Adopting Robotic Process Automation – Five Things to Keep in Mind in the Procurement Contract

Just like an automated player piano repeats the same predetermined song over and over again, an automated software process robot repeats the same preprogramed task. Robotic process automation (RPA) automates routine employee tasks and processes according to pre-set commands. RPA functions by copying human actions and could be called a virtual or digital employee.

RPA is well suited, for example, to invoice and payment data processing in financial administration or to customer feedback processing and management.

I have listed five things for companies to keep in mind when drafting an RPA procurement contract.

Make Sure RPA is Compatible with Your other Software

RPA functions by making use of the software you are already using in your company. This means that you have to make sure that the licence terms and conditions of the software you are using do not prohibit or restrict the use of RPA. You should add a clause to the procurement agreement stating that RPA is compatible with the software in use by your company.

Agree on Liability

It is critical to make sure that the procurement agreement sets out liability issues in case RPA does not perform as expected and produces incorrect results. It is particularly important to agree on liability issues if you are using RPA to replace key business functions.

The compatibility issues mentioned above also relate to liability, in other words, it is important for the parties to agree on how to respond to potential infringement claims with respect to third-party software. 

Prepare for Changes

When the software being used by a company is changed, updated or replaced, the need to change the functioning principles of any RPA in use must also be assessed. In order to make sure that your RPA keeps functioning, the procurement agreement should include clauses on reconfiguring the RPA command rules due to changes in the company’s software and IT-systems.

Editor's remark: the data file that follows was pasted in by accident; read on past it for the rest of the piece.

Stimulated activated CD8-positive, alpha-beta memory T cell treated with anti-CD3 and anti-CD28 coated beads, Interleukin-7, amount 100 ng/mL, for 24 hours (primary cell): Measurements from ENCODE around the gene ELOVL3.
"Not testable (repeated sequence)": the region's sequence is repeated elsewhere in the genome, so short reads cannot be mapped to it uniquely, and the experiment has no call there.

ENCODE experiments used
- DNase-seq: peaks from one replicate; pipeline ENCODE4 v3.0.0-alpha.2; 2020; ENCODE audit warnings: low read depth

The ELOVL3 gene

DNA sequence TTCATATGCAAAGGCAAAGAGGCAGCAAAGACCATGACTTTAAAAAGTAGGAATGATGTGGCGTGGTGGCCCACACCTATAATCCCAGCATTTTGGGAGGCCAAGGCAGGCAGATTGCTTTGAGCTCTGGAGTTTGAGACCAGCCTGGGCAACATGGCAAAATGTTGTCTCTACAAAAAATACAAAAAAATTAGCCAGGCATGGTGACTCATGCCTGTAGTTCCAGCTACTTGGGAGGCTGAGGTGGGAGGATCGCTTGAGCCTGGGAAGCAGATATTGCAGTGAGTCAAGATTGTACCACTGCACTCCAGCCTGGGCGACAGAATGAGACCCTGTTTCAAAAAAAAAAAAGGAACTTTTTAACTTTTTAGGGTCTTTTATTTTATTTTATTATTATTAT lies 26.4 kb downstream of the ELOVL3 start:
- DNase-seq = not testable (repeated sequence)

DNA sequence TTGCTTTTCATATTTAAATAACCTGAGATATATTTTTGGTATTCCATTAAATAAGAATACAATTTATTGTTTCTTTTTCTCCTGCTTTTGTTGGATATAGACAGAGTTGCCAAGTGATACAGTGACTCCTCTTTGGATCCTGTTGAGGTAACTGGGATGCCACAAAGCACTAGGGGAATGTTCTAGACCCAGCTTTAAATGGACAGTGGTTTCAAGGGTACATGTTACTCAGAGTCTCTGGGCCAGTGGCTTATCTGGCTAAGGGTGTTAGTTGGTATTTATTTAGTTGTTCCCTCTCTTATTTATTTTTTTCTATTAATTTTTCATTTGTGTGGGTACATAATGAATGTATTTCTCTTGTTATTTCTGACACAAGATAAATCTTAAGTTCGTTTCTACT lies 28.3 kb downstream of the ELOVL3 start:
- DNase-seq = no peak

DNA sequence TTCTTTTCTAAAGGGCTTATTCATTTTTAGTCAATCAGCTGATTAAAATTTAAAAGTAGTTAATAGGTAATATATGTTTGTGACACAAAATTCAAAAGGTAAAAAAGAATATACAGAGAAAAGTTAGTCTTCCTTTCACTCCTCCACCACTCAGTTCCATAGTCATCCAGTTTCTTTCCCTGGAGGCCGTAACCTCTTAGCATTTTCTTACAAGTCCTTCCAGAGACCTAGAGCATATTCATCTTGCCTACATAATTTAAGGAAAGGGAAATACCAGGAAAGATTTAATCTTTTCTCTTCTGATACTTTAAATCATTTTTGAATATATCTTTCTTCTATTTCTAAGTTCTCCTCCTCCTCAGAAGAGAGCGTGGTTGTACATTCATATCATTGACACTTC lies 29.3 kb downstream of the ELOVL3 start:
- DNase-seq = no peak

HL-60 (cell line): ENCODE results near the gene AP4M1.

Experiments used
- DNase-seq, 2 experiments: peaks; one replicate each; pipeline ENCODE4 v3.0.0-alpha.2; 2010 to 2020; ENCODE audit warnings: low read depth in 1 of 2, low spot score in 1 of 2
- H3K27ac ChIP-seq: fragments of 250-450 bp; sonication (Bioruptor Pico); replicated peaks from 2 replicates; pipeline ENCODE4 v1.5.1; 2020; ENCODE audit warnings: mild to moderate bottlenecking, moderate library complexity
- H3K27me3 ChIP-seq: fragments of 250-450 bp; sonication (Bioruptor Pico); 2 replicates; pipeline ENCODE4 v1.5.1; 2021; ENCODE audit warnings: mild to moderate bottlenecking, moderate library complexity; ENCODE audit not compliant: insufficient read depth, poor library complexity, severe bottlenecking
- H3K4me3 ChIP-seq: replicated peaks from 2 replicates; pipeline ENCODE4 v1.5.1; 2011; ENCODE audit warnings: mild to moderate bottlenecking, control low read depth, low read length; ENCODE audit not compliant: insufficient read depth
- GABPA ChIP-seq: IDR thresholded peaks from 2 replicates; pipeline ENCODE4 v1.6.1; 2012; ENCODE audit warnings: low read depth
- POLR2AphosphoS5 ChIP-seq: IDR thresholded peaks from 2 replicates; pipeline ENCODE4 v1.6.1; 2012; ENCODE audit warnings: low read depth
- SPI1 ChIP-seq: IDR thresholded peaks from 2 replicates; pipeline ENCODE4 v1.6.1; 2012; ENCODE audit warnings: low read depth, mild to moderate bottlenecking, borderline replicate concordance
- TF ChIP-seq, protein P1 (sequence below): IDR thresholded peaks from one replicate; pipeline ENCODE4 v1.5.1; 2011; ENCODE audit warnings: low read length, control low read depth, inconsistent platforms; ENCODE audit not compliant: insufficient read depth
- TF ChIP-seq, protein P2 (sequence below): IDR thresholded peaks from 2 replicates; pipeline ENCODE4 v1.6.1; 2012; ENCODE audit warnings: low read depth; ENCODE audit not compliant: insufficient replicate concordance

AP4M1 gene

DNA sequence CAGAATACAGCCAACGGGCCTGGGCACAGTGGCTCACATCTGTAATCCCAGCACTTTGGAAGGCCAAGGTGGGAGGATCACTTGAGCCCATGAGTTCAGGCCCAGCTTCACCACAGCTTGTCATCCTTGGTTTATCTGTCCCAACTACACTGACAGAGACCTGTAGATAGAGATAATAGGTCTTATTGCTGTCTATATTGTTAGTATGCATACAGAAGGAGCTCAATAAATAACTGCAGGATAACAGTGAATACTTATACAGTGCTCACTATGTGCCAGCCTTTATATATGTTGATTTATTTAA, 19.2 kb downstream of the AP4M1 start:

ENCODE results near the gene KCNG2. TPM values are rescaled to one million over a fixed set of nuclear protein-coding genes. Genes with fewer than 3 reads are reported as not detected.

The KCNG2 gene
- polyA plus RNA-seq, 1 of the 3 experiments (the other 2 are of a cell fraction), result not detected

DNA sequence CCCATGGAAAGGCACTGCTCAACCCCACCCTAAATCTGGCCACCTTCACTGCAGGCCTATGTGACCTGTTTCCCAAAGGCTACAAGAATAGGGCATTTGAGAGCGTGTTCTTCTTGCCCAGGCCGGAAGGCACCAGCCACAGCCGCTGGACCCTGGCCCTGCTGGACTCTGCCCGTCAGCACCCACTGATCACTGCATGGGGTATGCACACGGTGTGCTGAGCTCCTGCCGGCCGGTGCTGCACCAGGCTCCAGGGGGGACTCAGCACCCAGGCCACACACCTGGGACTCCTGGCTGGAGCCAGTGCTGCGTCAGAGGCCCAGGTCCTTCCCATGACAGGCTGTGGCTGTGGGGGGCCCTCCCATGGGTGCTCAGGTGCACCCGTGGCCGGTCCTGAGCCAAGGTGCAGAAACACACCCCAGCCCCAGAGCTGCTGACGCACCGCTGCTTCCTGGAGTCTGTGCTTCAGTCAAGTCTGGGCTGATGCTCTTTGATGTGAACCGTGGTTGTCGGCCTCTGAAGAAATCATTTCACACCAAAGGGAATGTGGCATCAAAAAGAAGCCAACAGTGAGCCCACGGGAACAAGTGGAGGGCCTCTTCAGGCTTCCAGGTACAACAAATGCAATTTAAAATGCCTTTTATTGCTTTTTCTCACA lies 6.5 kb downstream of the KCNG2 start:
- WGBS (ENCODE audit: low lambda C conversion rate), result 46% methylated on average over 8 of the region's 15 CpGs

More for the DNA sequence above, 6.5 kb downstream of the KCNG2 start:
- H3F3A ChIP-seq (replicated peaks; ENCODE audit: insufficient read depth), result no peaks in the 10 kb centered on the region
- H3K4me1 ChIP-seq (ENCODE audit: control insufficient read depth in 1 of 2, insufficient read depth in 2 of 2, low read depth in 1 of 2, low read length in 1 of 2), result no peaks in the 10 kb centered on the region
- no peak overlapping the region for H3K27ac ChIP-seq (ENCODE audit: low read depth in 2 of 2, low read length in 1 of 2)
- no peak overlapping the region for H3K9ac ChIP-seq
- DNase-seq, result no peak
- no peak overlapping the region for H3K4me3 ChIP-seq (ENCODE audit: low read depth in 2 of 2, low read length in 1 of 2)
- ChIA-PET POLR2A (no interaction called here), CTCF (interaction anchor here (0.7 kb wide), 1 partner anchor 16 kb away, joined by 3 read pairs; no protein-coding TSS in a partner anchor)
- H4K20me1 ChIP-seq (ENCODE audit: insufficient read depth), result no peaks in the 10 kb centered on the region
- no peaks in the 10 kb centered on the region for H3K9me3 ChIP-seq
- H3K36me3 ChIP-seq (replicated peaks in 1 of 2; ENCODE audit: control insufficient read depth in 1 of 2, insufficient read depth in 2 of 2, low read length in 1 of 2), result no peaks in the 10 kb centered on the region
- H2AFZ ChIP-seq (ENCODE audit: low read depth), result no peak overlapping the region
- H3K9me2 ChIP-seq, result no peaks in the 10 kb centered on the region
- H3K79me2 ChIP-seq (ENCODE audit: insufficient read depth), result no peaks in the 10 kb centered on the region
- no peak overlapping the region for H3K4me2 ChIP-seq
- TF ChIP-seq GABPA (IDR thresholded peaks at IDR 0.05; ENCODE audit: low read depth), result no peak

Support and Maintenance

In addition to preparing for change situations, you need to agree on the response and repair times for RPA defects. It is a good idea to agree on an alternative process to immediately replace RPA if it does not function as expected in a key business task in order to prevent business interruptions.

One option is for the company itself to prepare a backup plan and implement it, for example, by maintaining its employees’ expertise with respect to the automated processes. 

Prepare for Changes to Licence Metrics

The successful adoption on a RPA could affect the number of software licences used by a company. Successfully implementing RPA could lead to a reduced requirement for ERP or CRM licences. If RPA has replaced employee input, you will need to agree on changes to licence numbers with third-party software providers.